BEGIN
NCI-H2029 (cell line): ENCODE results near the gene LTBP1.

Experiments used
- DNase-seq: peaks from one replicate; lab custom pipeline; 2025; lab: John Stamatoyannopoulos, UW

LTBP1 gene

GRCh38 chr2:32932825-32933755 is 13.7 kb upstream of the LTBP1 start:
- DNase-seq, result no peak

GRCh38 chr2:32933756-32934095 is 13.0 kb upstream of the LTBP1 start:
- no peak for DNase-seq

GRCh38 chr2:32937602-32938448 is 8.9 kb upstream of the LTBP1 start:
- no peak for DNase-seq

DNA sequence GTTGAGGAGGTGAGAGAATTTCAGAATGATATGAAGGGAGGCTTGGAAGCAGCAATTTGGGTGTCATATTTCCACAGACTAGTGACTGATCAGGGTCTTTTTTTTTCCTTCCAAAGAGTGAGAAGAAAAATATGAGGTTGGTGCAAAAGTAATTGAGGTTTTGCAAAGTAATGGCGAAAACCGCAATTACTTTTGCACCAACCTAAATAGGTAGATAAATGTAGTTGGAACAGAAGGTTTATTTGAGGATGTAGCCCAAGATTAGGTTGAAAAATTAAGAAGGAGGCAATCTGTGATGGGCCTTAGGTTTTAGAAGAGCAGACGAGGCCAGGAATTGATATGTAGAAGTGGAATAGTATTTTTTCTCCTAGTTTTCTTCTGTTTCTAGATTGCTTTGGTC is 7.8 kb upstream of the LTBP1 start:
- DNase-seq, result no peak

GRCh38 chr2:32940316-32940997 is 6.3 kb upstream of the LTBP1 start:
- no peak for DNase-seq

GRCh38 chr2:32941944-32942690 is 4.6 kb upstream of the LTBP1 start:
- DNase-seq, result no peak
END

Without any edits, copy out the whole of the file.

NCI-H2029 (cell line): ENCODE results near the gene LTBP1.

Experiments used
- DNase-seq: peaks from one replicate; lab custom pipeline; 2025; lab: John Stamatoyannopoulos, UW

LTBP1 gene

GRCh38 chr2:32932825-32933755 is 13.7 kb upstream of the LTBP1 start:
- DNase-seq, result no peak

GRCh38 chr2:32933756-32934095 is 13.0 kb upstream of the LTBP1 start:
- no peak for DNase-seq

GRCh38 chr2:32937602-32938448 is 8.9 kb upstream of the LTBP1 start:
- no peak for DNase-seq

DNA sequence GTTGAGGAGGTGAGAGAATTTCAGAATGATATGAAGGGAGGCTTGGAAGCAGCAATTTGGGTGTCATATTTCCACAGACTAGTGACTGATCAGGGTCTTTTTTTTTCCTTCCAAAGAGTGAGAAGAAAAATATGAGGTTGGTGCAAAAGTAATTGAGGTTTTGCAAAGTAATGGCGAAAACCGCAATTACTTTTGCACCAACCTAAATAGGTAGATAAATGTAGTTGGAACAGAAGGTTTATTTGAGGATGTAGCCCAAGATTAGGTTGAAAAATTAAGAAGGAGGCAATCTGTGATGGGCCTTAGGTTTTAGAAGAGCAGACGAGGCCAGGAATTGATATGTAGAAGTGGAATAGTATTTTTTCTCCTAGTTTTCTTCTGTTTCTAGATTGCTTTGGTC is 7.8 kb upstream of the LTBP1 start:
- DNase-seq, result no peak

GRCh38 chr2:32940316-32940997 is 6.3 kb upstream of the LTBP1 start:
- no peak for DNase-seq

GRCh38 chr2:32941944-32942690 is 4.6 kb upstream of the LTBP1 start:
- DNase-seq, result no peak